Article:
Kartika Purnima Festival in Odisha

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kartika-purnima Kartika Purnima is one of the popular festival in Odisha celebrated throughout Orissa in the month of Kartika (October – November). In this festival the people worship Lord Shiva. The whole month of ‘Kartika’ is considered to be the most sacred among all the twelve months of the year. During this month all the pious Hindus refrain from eating fish, meat or egg. All of them take pre-dawn bath and visit temples as a matter of routine. The last five days are considered more sacred, in which there is wide participation. Taken together the days are called ‘Panchaka’, the last day being the “Kartika Purnima”. Every day they take food only once in the afternoon which is known as ‘Habisha’.

The Five Days Celebration of Kartika Purnima Festival

For all the five days the women after purificatory bath in the early morning draw beautiful flower-designs around the ‘chaura’ (a small temple like structure with a ‘Tulsi’ plant overhead) with col-our powders produced indigenously. Fasting for the day is commonly observed. Most of the Shiva temples get crowded with devotees offering prayers to Lord Shiva who is said to have killed the demon ‘Tripurasura’ on this day. Group singing of ‘kirtans’ and loud beating of ‘Mrudanga’ and cymbals continue for the whole day.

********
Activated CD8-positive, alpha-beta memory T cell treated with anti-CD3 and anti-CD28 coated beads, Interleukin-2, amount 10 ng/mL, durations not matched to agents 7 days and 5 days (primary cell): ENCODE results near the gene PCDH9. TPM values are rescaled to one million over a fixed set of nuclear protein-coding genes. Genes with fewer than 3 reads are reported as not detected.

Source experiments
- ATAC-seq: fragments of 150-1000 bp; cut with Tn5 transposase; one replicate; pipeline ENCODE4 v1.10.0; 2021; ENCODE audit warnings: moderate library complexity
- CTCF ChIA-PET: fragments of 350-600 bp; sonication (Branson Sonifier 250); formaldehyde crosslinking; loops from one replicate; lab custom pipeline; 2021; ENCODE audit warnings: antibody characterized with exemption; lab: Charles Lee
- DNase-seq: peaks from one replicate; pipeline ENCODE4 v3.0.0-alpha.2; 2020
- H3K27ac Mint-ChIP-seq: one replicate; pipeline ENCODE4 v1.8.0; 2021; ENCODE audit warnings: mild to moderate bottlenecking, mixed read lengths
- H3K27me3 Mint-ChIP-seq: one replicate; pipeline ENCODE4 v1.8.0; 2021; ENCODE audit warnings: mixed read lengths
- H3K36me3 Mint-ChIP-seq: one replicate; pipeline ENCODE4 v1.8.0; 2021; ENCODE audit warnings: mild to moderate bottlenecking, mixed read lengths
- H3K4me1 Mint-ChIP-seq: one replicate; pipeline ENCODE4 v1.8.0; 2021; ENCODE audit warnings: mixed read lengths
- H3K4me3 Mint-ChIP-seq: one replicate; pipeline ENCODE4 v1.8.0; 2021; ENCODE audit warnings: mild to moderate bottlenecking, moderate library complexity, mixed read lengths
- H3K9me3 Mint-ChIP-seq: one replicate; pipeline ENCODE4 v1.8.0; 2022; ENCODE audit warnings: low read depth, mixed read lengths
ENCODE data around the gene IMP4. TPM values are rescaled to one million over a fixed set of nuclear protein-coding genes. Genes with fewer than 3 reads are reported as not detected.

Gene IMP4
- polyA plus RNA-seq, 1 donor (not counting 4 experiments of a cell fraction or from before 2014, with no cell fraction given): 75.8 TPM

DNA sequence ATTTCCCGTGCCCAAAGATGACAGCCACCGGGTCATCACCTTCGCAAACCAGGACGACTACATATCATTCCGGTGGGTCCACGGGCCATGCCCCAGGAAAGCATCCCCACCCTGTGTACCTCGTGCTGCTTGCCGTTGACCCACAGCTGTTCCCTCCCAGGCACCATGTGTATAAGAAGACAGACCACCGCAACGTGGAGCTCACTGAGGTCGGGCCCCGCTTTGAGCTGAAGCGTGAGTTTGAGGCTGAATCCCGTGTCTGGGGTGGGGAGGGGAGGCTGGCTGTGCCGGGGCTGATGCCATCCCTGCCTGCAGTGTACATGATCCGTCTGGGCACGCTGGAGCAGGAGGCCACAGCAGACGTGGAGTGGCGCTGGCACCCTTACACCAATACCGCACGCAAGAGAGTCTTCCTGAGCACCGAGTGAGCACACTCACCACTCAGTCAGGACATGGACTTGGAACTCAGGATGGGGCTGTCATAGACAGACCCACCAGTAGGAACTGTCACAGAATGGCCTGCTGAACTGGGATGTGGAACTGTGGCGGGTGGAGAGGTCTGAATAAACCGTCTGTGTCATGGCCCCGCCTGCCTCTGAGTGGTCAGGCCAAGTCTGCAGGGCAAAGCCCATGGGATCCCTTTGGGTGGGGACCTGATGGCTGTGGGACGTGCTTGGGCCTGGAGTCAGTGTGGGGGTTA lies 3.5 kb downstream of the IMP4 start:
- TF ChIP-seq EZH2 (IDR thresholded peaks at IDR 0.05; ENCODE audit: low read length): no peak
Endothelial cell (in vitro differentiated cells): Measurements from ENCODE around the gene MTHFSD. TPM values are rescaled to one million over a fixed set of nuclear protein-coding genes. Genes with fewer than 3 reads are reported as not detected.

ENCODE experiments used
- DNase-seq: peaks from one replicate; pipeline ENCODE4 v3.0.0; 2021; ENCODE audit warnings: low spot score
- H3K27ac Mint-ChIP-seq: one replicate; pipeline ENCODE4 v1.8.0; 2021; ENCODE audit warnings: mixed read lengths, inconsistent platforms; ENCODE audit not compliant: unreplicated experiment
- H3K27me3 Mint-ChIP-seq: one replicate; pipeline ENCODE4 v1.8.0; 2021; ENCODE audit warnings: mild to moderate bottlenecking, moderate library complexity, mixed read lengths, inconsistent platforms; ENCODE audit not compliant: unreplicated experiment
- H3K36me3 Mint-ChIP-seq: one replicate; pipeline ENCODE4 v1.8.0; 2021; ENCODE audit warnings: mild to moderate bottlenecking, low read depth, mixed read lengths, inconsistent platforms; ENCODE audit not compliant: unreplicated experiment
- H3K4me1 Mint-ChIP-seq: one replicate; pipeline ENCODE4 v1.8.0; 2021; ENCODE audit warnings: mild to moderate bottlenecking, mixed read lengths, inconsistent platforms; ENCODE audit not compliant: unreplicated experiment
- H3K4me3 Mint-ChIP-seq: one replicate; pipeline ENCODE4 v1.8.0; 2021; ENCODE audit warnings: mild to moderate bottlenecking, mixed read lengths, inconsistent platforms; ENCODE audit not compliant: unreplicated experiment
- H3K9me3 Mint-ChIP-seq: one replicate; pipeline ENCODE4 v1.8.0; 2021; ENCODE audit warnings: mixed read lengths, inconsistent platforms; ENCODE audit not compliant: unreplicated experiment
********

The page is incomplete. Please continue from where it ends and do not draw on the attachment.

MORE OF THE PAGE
Boita Bandana in Kartika Purnima Festival

Another festival that takes place in the morning is significant to the ancient history of Orissa. This reminds the maritime glory of the State. In olden days the ‘Sadhabas’ (Sea traders) used to sail off to distant islands like Java, Sumatra, Borneo, Ceylon etc. for their trade by huge boats (‘Boita’). The women of the community were giving them a hearty send off on this day. The days are now gone, but the memory is still alive. Now, people float tiny boats made out of cork and coloured paper or bark of the banyan tree while reminiscing the past glory. This is called “BoitaBandana”.

The next fortnight of the month is spent propitiating the dead ancestors. In every evening, a covered but perforated earthen pot carrying an earthen lamp inside is hoisted to a pole to help guide the ancestral spirits to descend on their respective villages and homes. The members of a family light a bunch of jute-stalks with the invocation “Oh! The ancestors come in the darkness and go in the light.” This is called “Badabadua Paka”.

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